California Formalizes Lane-Splitting Law

It finally happened, Governor Jerry Brown signed AB 51 into law, making California the first state to put lane-splitting on its books. Lane-splitting has always been legal of course (despite what other headlines might suggest), though was legal only by a technical loophole in the California Vehicle Code (CVC). The passage of AB 51 now formally adds lane-splitting as a condoned practice by the CVC; and more importantly, it expressly allows government agencies, like the California Highway Patrol, to create and teach best-practice guidelines. AB 51 still creates some basic jurisprudence issues, like granting legislative powers to the executive branch, but many in the pro-lane-splitting movement seem to look past that issue, instead focusing on what it brings to motorcyclists.

EPA Slaps Harley-Davidson with $12 Million Fine

The EPA DOJ have just come to a settlement agreement with Harley-Davidson, which sees the American motorcycle manufacturer agreeing to pay a $12 million fine for its Screamin Eagle “super tuner” devices. Also in the agreement, Harley-Davidson agrees to spend $3 million to mitigate air pollution (through a project to replace conventional woodstoves with cleaner-burning stoves in local communities), as well as to stop selling, buy back, or destroy any illegal devices that increase air pollution from the company’s motorcycles. While not quite the Dieselgate scandal that caught Volkswagen circumventing EPA emission standards, Harley-Davidson’s “super tuners” do provide an aftermarket solution for motorcyclists to circumvent the emission devices on their motorcycles.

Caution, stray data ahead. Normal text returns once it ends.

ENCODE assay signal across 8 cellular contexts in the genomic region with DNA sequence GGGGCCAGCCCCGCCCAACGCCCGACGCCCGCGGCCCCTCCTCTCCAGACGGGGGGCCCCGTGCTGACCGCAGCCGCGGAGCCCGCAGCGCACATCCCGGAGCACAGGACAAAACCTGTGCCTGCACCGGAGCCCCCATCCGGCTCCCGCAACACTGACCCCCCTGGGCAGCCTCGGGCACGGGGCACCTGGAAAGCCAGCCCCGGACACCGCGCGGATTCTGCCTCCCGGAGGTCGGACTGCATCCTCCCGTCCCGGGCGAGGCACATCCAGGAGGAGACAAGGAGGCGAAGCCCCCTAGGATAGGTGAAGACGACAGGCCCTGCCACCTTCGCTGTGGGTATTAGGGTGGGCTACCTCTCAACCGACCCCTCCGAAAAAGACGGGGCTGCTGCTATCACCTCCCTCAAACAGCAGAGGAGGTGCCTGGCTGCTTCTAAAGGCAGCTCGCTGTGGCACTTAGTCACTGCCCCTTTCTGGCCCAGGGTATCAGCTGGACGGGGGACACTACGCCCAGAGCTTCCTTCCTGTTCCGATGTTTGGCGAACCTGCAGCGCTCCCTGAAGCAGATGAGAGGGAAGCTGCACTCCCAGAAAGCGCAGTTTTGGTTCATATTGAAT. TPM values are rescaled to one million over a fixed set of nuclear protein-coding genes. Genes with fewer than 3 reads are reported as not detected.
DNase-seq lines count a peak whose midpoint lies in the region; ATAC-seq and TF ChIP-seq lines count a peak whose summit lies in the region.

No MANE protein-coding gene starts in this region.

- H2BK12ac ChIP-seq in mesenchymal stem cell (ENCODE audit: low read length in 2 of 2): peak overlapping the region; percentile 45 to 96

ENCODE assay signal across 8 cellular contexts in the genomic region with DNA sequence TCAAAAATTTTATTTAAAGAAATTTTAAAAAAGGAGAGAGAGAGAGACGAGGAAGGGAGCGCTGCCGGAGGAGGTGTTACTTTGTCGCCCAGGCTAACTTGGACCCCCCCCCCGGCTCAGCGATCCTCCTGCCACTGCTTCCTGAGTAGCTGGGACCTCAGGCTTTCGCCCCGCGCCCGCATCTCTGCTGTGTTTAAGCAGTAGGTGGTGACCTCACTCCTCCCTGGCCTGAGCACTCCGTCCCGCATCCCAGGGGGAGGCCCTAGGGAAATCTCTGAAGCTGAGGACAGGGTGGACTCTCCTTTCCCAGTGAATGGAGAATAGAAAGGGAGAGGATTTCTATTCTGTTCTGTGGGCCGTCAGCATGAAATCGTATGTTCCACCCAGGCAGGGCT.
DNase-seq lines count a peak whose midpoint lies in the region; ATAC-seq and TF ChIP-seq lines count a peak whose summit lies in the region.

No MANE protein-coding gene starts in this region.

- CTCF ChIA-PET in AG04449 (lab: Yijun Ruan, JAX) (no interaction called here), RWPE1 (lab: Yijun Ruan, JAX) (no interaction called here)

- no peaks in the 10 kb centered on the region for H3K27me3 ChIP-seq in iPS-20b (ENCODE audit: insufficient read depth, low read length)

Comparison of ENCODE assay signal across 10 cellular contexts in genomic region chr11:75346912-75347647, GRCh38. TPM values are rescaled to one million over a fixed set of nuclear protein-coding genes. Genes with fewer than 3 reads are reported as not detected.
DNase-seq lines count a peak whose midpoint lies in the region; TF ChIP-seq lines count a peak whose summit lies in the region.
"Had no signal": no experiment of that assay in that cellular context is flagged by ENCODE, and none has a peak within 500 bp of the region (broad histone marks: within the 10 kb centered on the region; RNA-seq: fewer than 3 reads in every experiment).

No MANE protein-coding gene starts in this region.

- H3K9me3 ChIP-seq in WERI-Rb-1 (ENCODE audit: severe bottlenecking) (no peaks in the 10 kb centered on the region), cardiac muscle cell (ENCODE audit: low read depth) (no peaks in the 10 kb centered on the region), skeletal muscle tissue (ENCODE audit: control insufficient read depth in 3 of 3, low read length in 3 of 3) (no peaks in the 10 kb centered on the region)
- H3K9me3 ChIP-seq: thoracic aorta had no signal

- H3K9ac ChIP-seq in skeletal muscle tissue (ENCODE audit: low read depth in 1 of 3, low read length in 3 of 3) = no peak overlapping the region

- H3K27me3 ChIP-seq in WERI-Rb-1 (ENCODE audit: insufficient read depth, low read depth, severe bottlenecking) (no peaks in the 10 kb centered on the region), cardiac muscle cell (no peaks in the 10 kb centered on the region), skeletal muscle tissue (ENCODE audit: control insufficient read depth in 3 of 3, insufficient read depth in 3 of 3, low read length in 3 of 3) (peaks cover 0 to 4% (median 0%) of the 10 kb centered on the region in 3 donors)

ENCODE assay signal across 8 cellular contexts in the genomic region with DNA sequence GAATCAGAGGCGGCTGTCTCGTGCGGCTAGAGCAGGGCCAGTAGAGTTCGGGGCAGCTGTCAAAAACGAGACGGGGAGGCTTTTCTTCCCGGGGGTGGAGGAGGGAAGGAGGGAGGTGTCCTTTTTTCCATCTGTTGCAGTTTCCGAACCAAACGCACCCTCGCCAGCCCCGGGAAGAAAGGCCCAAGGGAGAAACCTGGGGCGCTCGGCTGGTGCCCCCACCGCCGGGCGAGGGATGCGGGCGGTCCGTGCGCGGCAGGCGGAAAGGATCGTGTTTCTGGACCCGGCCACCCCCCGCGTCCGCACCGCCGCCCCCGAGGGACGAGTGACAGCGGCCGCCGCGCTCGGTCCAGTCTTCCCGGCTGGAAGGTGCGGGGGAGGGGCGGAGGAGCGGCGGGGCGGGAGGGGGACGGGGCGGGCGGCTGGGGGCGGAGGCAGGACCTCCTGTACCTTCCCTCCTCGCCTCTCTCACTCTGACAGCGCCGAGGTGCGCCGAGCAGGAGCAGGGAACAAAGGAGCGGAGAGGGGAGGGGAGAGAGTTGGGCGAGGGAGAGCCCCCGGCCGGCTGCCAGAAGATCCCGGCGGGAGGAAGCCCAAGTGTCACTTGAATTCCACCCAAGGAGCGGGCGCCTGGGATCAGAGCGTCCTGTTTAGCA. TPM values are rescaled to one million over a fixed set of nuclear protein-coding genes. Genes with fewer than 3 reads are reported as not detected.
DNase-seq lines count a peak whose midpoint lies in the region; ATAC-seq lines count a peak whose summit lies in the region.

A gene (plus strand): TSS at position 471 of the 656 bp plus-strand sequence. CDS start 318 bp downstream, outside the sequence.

Moto3: Sky VR46 Fires Romano Fenati

As expected, Romano Fenati has been formally released from his contract with the Sky VR46 team. The Italian was suspended from the team after an incident at the Red Bull Ring in Austria. That was a temporary measure, but it has now been made permanent. Fenati was released for behavioral issues. The Italian had been abusive towards members of the team, and had not behaved in a professional manner. The incident in Austria was just the latest in a long line of breaches of behavioral conduct, which included confirmed reports of verbal abuse and unconfirmed and unsubstantiated reports of physical conflict. The Sky VR46 team have announced that they will be bringing Lorenzo Dalla Porta in to join Andrea Migno and Nicolo Bulega in the Moto3 team.